Clinical shock is a medical condition that is much more serious than the general emotional shock which someone may sustain when they witness or are involved in a minor road traffic collision.
To function normally, the organs need sufficient blood pressure (perfusion pressure) to maintain blood flowing through them to deliver oxygen and other nutrients. If that pressure fails, then the organs cannot work properly. In a contact sport setting, this can be due to:
- Not enough blood or fluid in the circulation (most commonly due to bleeding – haemorrhagic shock).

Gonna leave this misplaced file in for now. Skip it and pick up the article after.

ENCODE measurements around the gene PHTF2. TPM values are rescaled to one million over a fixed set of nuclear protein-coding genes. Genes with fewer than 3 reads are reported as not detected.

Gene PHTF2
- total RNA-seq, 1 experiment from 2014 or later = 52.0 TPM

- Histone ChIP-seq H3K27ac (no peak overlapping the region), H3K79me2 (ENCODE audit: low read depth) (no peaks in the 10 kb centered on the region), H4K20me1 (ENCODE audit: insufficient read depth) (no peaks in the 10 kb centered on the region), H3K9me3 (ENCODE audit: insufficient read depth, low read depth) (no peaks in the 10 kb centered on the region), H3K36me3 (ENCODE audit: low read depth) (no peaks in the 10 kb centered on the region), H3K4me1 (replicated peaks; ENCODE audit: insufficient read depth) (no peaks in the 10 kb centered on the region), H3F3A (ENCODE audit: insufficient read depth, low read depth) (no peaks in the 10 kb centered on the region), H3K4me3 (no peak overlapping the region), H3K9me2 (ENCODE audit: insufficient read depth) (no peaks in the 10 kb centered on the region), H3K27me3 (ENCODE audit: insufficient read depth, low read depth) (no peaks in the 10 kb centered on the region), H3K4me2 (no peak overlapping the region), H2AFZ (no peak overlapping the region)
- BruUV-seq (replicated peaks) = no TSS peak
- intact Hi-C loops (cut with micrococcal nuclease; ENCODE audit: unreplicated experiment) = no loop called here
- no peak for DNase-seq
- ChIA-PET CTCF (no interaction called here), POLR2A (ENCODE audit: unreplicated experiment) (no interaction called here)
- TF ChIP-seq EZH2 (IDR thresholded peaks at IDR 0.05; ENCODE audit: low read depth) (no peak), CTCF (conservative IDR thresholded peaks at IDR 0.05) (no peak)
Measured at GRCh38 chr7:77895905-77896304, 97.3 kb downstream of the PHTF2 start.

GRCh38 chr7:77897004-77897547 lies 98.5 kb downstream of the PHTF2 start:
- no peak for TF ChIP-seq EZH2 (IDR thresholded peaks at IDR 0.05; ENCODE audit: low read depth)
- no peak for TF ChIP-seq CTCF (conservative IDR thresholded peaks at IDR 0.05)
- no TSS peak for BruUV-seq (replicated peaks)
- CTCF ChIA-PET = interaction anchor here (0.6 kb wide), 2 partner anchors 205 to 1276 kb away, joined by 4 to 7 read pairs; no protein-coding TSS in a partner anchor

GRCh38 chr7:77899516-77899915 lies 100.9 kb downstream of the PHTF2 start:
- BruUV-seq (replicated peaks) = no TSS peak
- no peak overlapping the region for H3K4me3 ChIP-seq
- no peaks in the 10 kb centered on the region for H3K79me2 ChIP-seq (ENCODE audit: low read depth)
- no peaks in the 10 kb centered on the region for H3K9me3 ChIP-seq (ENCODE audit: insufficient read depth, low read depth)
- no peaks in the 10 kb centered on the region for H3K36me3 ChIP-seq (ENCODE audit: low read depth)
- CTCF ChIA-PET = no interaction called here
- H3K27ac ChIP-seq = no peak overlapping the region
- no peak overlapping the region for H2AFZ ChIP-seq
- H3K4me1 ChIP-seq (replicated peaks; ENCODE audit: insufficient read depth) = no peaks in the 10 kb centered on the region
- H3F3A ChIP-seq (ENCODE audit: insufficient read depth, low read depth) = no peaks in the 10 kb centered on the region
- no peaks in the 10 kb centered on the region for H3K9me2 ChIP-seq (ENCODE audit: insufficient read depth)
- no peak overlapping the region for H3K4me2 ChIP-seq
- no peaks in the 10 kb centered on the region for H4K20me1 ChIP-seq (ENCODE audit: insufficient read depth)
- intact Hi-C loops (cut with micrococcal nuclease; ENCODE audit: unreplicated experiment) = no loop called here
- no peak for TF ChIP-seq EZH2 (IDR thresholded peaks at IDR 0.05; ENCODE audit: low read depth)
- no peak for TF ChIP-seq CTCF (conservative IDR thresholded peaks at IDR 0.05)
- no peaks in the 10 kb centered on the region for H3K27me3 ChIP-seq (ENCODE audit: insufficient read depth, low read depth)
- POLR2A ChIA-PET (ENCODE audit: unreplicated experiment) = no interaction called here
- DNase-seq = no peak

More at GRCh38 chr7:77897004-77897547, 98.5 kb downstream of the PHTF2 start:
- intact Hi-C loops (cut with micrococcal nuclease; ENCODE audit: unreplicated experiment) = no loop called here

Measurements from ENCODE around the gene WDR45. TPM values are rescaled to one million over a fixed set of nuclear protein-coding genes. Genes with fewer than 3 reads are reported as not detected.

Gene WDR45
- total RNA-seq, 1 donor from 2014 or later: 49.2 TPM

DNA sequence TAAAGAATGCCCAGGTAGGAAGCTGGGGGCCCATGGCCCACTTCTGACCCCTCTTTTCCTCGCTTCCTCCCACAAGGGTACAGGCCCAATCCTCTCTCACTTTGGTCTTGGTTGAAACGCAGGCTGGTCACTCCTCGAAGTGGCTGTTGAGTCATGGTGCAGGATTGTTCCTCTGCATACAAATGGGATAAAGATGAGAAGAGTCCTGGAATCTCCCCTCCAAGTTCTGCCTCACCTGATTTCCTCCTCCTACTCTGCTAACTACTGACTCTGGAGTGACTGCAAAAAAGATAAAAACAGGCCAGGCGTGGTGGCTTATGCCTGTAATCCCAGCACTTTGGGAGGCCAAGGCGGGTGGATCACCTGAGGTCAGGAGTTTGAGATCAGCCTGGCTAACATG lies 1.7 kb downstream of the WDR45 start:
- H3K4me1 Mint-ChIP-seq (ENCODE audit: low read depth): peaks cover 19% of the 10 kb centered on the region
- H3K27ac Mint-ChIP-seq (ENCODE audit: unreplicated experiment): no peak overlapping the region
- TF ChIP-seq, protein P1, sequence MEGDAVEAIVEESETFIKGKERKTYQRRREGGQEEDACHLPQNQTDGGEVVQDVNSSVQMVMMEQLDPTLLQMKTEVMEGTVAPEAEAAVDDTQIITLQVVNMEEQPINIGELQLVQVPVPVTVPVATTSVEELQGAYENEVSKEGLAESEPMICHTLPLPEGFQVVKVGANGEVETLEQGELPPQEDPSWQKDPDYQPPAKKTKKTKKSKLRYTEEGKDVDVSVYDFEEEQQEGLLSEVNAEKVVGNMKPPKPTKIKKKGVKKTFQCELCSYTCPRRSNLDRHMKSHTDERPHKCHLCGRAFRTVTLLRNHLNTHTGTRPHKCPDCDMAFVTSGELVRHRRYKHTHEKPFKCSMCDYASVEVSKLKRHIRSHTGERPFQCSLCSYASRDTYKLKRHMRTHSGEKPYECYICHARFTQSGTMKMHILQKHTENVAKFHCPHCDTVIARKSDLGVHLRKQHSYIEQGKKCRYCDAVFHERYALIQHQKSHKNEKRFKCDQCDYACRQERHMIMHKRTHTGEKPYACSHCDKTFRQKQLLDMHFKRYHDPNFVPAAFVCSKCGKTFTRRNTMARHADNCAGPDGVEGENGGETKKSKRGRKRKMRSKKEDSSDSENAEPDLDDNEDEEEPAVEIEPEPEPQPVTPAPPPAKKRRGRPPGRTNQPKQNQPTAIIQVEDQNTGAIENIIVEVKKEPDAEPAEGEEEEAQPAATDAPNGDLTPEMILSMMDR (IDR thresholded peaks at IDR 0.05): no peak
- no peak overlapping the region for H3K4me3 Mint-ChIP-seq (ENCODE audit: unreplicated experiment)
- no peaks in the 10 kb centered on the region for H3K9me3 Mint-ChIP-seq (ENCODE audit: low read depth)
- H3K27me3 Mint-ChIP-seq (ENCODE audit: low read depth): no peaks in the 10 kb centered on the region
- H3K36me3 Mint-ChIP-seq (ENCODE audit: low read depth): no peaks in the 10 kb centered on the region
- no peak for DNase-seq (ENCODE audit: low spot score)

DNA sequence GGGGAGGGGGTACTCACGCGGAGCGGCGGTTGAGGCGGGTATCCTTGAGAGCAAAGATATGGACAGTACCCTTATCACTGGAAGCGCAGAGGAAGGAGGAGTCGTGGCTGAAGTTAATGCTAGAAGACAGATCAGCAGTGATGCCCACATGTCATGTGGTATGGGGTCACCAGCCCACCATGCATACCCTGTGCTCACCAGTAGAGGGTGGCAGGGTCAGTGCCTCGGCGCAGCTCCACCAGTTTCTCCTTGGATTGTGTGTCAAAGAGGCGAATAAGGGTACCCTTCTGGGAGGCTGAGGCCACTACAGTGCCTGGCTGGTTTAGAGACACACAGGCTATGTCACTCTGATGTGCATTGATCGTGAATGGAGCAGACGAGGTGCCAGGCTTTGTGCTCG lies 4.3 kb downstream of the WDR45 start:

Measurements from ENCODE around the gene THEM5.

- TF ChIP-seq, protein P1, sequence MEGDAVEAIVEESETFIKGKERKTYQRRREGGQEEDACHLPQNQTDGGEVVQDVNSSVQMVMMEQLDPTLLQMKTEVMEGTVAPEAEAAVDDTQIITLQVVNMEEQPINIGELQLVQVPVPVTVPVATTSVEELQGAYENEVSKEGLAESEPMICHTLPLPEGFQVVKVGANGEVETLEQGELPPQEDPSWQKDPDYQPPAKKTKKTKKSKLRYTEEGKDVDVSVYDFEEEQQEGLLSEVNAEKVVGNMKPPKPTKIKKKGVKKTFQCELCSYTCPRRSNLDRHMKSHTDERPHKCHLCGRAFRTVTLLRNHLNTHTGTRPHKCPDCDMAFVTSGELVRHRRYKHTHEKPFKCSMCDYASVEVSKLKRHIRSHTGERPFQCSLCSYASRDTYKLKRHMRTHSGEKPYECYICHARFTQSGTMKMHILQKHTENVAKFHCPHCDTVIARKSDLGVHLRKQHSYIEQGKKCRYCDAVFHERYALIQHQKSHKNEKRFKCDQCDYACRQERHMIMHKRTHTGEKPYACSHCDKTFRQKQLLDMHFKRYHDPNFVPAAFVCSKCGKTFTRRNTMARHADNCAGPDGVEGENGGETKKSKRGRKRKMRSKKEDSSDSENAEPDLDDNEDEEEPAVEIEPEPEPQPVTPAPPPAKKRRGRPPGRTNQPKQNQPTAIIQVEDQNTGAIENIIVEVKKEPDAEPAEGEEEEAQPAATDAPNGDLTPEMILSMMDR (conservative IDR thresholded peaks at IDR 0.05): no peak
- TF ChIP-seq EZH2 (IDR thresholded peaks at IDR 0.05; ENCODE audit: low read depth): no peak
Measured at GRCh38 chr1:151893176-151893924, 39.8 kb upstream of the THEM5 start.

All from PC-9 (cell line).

- A spinal cord injury interrupting the nerve supply that normally constricts the arteries to support the blood pressure. Hence, they dilate and blood pressure falls (neurogenic shock).
Blood loss and haemorrhagic shock is far more common than neurogenic shock. The fundamental difference between these two types is that in haemorrhagic shock there is not enough blood in the circulation, but in neurogenic shock there is the correct amount of blood but in the wrong place. Consequently, there may be confusion from the brain not functioning correctly or the casualty may feel faint due to low blood pressure.
REMEMBER THAT CONCUSSION IS A MORE COMMON CAUSE OF CONFUSION THAN SHOCK.